[Image description: In the drawing, the foreground image is of two women in different environments. The woman in the left of the drawing appears to be African-American. She is wearing an orange prison uniform and she sits in a manual wheelchair. The background behind her is prison bars. The woman on the right of the drawing appears to be Arab. She wears a white pants, a long sleeve white tunic that includes a head covering. Her left arm is amputated below the elbow. The women reach out their hand to each other and clasp them at the wrists. The background behind her is a thick wall with a window showing a tree through it. The text reads: DISABILITY JUSTICE means resisting together from solitary cells to open-air prisons. To Exist is To Resist. The drawing was made by Micah Bazant and Sins Invalid.]

Original location: Thanks to Corbett OToole for image description and Lateef McLeod for idea.

Wednesday, September 10, 2014

Closets, by Jess Glenny

Last year I was diagnosed with autism by a ground-breaking psychologist who is also a foremost advocate for and supporter of autistic women and girls. In parting, she warned me that many people harbour misapprehensions about those of us with autism. She suggested that rather than use the A-word, I could explain, ‘I’m the kind of person who … gets overwhelmed in social situations / functions poorly in bright lights and noisy places / needs a lot of time to process their experiences …’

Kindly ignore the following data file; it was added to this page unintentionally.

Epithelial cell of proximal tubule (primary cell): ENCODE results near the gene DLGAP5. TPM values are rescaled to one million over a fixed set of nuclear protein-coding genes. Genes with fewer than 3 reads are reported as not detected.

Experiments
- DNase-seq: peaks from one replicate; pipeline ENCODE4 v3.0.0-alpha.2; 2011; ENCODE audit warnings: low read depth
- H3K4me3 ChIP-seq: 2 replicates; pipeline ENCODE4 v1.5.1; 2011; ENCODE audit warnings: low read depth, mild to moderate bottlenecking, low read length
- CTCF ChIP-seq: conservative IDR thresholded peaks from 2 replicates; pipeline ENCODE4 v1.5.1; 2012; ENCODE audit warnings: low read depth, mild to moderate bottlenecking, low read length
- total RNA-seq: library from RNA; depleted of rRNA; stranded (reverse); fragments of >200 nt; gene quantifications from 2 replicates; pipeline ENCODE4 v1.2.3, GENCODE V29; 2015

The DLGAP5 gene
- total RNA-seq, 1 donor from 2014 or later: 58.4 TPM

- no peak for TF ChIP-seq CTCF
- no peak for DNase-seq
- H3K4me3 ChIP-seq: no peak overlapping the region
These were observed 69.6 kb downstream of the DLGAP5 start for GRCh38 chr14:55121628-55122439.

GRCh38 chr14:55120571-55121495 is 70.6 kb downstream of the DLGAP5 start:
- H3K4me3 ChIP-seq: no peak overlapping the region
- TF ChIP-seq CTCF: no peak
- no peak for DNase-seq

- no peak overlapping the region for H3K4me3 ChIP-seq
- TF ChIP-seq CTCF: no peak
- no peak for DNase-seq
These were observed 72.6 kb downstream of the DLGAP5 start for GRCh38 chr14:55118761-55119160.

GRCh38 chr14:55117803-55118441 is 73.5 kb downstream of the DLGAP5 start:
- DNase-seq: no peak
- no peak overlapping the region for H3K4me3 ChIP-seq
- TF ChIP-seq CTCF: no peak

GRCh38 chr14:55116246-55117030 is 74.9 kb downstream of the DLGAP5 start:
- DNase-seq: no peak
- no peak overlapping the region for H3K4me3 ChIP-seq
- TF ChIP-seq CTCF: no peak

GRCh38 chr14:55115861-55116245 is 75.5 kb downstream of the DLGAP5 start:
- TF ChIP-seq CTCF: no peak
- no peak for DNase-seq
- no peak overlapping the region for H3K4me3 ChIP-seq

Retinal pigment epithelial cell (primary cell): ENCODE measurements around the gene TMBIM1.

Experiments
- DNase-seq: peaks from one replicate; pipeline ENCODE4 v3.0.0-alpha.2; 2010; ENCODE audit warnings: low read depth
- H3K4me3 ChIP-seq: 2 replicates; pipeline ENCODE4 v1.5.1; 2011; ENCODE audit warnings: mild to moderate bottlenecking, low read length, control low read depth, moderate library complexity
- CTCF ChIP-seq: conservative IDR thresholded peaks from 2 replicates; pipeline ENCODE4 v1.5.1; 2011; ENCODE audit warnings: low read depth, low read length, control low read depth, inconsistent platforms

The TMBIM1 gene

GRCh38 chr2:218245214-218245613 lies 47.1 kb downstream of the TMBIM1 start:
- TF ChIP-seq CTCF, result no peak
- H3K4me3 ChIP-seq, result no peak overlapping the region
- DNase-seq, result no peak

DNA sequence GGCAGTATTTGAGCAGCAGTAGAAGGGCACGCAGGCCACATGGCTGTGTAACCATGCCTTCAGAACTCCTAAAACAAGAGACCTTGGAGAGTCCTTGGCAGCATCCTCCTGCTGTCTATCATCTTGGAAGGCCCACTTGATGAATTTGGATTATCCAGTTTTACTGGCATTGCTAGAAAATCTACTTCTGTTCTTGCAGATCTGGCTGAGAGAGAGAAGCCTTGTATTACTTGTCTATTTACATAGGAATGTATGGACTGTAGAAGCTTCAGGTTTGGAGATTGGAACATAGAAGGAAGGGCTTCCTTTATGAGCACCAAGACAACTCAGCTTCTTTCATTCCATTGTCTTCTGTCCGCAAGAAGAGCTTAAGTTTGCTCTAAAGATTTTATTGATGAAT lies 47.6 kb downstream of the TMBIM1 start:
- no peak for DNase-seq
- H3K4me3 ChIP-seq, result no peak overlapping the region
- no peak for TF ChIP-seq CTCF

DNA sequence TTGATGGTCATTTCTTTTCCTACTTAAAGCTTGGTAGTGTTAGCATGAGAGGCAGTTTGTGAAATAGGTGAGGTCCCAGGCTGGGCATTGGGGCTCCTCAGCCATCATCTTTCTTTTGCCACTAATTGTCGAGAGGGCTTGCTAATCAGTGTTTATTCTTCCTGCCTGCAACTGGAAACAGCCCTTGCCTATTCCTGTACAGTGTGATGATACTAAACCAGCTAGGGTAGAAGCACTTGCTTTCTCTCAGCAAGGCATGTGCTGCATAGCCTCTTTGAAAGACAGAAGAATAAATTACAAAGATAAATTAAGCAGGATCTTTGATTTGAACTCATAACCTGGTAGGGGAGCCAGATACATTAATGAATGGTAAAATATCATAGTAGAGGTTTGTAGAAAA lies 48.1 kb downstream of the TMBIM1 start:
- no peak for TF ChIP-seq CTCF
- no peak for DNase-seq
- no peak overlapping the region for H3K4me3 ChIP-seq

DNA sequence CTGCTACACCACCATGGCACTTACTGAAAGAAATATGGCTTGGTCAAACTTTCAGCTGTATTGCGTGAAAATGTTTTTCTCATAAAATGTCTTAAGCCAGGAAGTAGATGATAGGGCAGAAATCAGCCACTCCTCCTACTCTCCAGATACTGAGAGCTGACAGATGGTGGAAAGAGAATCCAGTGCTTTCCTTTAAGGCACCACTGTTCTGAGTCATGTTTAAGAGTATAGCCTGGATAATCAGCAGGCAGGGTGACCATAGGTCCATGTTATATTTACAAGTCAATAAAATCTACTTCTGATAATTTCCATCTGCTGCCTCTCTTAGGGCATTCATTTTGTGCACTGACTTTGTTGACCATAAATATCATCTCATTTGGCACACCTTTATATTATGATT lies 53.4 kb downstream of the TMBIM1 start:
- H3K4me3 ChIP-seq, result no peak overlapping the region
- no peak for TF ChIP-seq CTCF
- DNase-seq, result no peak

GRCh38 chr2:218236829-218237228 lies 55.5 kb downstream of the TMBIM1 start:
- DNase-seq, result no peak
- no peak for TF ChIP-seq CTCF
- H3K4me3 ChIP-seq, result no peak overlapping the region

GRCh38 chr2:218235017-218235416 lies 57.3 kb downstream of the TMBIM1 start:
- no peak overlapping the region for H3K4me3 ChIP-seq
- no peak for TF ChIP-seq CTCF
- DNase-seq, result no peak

Well, I’m the kind of person who likes to call a spade a spade, so I went straight to facebook to publish my new status. I also updated my professional website, identifying myself as autistic and welcoming other people on the spectrum to the different opportunities I offer to move, feel and witness. I’m the kind of person who occupies her own territory. So far, I haven’t experienced any sort of adverse reaction. I’m fortunate in the circles I move in and the kind of work I do.

As a queer woman, I was already well acquainted with the issues pertaining to closets, the ins and the outs and the intermediate positions. It’s a dance of complex, improvised choreography, in which we are always on the back foot coming forward. We are the torn out pages in the dominant narrative. ‘Everyone’ is straight, aren’t they? Just as ‘everyone’ is neurotypical, and the onus is on the rest of us to stand up and declare ourselves.

I’ve never had any time for closets. They’re too damn small and claustrophobic. I want to inhabit the full expanse of myself in the world, andI want you to see me doing it. In my view, if I tell you I am queer or I am autistic, and you have a problem with this, you have a problem.

But some closets feel more insidious and more difficult to emerge from, like the one constructed around my relationship with eating, which, from the time I started school up to now has run the gamut of pretty much every form of disorder other than bulimia, and that wasn’t through want of trying. Over the years, the extremes have gradually worn themselves out, along with the consuming guilt and the operatic drama. I know too much to want or to beable to sustain anorexia as a position or to find myself eating white flour and water at two in the morning when all the shops are closed. I used to feel a lot of shame about my crazy, disorderly eating, and now I really don’t any more. But still, I can’t claim even now – even by the fuckaroo standards of the culture I live in – to have a simple, untroubled relationship with food.